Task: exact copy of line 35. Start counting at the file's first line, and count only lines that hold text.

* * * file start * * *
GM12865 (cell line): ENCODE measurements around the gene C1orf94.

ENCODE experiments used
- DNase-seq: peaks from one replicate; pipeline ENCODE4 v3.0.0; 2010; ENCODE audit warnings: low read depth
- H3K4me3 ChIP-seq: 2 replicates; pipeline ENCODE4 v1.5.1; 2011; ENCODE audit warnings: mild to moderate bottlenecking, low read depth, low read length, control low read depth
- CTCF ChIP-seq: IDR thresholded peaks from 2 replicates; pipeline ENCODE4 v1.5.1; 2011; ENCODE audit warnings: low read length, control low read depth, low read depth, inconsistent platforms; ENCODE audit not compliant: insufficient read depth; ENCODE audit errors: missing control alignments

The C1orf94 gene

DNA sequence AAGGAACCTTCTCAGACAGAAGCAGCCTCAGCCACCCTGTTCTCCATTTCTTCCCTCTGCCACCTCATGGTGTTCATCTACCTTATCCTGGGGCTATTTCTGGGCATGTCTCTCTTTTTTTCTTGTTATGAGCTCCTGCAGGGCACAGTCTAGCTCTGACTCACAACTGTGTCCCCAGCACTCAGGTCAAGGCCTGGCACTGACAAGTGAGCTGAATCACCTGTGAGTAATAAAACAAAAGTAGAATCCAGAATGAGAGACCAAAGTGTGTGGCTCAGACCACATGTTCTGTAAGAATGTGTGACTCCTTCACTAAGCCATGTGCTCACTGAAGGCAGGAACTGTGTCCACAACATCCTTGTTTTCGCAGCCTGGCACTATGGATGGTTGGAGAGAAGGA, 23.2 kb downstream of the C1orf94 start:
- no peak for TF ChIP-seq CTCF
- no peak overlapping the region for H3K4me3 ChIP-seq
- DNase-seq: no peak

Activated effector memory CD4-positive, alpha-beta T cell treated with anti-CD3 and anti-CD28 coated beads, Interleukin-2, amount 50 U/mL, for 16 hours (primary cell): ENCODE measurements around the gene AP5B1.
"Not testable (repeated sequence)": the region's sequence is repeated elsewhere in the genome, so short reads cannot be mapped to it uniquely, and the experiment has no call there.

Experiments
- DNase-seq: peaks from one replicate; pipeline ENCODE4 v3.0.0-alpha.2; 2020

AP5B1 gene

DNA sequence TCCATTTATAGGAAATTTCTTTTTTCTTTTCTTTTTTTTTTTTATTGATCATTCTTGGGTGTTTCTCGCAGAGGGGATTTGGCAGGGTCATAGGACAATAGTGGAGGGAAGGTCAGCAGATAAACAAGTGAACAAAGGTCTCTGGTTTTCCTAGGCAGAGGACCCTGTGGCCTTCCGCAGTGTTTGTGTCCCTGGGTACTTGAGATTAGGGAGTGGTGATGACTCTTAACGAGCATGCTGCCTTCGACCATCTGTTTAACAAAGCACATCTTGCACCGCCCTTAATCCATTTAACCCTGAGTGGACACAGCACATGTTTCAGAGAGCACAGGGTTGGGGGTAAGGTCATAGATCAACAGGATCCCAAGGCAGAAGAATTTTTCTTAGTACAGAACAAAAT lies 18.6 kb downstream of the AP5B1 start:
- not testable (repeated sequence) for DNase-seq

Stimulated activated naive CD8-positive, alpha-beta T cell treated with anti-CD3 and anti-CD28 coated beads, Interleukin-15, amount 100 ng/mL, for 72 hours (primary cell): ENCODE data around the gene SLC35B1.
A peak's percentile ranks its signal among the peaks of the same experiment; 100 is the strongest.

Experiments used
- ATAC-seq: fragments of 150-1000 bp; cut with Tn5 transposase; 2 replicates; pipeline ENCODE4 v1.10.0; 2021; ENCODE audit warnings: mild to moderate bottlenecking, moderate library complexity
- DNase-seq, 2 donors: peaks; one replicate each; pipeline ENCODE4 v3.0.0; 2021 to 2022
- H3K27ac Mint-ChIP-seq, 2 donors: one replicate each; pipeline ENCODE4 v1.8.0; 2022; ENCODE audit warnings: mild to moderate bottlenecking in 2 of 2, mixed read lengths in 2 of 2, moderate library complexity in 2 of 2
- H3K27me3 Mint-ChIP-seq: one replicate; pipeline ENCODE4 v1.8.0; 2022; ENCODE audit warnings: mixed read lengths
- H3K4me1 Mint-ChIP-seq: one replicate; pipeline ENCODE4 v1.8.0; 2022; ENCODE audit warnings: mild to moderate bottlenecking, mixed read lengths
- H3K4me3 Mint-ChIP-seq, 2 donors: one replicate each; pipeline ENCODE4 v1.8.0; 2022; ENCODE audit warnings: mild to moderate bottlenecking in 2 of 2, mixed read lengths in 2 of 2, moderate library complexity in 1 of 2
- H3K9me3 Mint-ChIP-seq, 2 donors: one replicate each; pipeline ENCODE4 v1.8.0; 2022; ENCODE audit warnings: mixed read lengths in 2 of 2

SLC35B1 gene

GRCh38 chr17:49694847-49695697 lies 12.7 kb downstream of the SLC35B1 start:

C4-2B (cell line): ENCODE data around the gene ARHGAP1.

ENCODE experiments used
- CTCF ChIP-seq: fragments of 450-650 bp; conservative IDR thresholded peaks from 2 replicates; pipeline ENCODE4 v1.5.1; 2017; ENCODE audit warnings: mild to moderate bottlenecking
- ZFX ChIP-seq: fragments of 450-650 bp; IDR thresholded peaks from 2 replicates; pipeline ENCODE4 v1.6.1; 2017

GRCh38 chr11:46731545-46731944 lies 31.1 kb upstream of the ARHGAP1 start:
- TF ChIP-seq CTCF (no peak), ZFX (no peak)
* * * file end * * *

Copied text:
- TF ChIP-seq CTCF (no peak), ZFX (no peak)